What SMEs need to know about the POPI Act
POPI seems to be the new buzzword, but there is still much work to do in ensuring business owners know about the new legislation and how it will affect their businesses? The new legislation, which was passed into law last year, is government’s effort to regulate the collection, dissemination and use of a person’s personal information and ensuring that it is done with the knowledge and consent of the information owner.
One of the biggest impacts of the act will be how companies manage their data, one example is how a business conducts its marketing efforts, POPI will regulate how a business sends out communications to a database of potential or existing customers whether its through SMSes or emails promoting a particular product or service.
Compliance crucial to business’ future
For SMEs, the biggest challenge around POPI is a lack understanding around the difficulties associated with becoming POPI compliant, says John Mc Loughlin, MD of ICT compamny J2 Software. For SMEs, as with so many things in business, keeping things simple is critical.
“Becoming POPI compliant does not need to be a long and costly exercise”
Mc Loughlin believes that many SMEs are aware of the possible repercussions of not being POPI compliant, but are currently ignoring it and only acknowledging this in private and when it keeps them awake at night.
“Nobody wants to be the first test case and pay the first fine – so if presented with the right solution at a reasonable price, the uptake should jump rapidly,” he says.
Mc Loughlin says many forward thinking SME business owners will take the steps required to be compliant, and others will only consider it in more detail when they are sitting in front of the regulator while they are pondering their fine, watching their business fall apart in front of them.
“Becoming POPI compliant does not need to be a long and costly exercise. There are cost effective solutions available to the SME which will allow them to demonstrate their compliance to POPI and other general ICT compliance clauses almost immediately.”
Mc Loughlin suggests SMEs start with a policy that controls where and how sensitive information is stored and processed within the business and then enforce and report on compliance to these policies.
“The key is to have visibility – do you know what has changed? Who moved the data and where it was moved to?” he says.
For example, he says, if none of your employees need to work on sensitive data outside of the office, ensure that this data never leaves your servers, regardless of whether they are in-house or hosted. On the flip side of the coin, if your employees do need to work with sensitive data away from the office, make sure you know exactly what data is being used, when it is accessed and how it is protected.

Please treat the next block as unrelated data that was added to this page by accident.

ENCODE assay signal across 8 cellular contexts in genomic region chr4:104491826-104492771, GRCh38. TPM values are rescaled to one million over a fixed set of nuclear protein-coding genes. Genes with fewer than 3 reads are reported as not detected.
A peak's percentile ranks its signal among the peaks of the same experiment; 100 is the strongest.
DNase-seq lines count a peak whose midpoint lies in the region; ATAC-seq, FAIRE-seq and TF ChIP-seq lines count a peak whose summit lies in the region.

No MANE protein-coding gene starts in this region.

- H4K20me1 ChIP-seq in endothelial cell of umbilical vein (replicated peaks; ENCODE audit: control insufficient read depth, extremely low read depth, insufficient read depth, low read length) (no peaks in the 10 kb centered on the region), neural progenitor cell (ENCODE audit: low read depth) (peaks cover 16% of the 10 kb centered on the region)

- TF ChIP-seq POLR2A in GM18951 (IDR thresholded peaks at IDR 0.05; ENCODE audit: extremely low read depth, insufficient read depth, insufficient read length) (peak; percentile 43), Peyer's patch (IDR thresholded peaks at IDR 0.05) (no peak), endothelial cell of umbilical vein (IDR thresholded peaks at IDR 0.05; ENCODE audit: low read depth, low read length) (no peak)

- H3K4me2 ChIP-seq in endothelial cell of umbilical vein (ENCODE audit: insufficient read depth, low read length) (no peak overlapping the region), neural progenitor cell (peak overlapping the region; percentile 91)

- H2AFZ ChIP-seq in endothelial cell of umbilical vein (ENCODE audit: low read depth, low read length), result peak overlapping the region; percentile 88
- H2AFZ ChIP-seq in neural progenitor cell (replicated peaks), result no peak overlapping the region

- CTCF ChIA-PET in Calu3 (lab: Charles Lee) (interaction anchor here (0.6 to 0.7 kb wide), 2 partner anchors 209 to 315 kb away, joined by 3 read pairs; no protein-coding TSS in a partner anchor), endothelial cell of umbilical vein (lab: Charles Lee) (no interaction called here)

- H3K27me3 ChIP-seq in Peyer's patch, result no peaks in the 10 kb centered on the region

“These are simple steps to not only ensure compliance but also give an SME business a more professional image” he says.
The challenges and benefits
According to security specialist Heino Gevers from Mimecast South Africa, a cloud solutions company that specialises in email and information management, one of the biggest challenges will be finding the necessary skills and tools to harvest the legacy of personal information that businesses already have in storage.
Other challenges that businesses could face include processing information in a compliant manner, retaining it for the appropriate amount of time, and making it accessible to the owner without exposing the business to any additional risk.
Gevers adds that South Africa does need this type of law as it provides guidelines for organisations to classify, retain and process information in a way that protects the consumer against identity theft, spam, and the general misuse of their personal information.
“The benefits could be huge with consumers being more willing to share information because know that their personal information will be managed responsibly.
“Consumers will therefore engage more efficiently with businesses, especially online businesses, sharing the required information needed to transact with them,” Gevers says.
Factoring in technology
Mc Loughlin says, technology is only one part of the equation.
“Technology is essential to the management of the data, and must cover specific business and legal requirements,” Mc Loughlin adds.
“Any solutions the business adopts, must not only improve their operations, but also ensure compliance with relevant laws and codes. It all comes back down to policy. Do you have a policy around information security and device and data usage? What is the policy? Can you show it to us (or to your staff)? And then how do you measure compliance and enforce it. Having a great laminated and beautiful policy is worthless if it is not enforced and measured.”
On the other hand, Gevers says if a business chooses not to use technology as a way to comply with the act, it will need to assure that strict manual procedures are in place to protect the organisation.
“All staff should be trained on the POPI Act and their role in ensuring the company’s compliance, but without technology, the reliance on staff to not share sensitive information via email or through targeted phishing attacks is increased,” he says.
Gevers says that companies can also approach the POPI act as a business function. “Compliance and governance are areas that every business should be well-versed in,” he says.
“The POPI Act will help ensure that the right amount of attention is given to these areas and that businesses are managing the data that passes through their systems responsibly,” he says.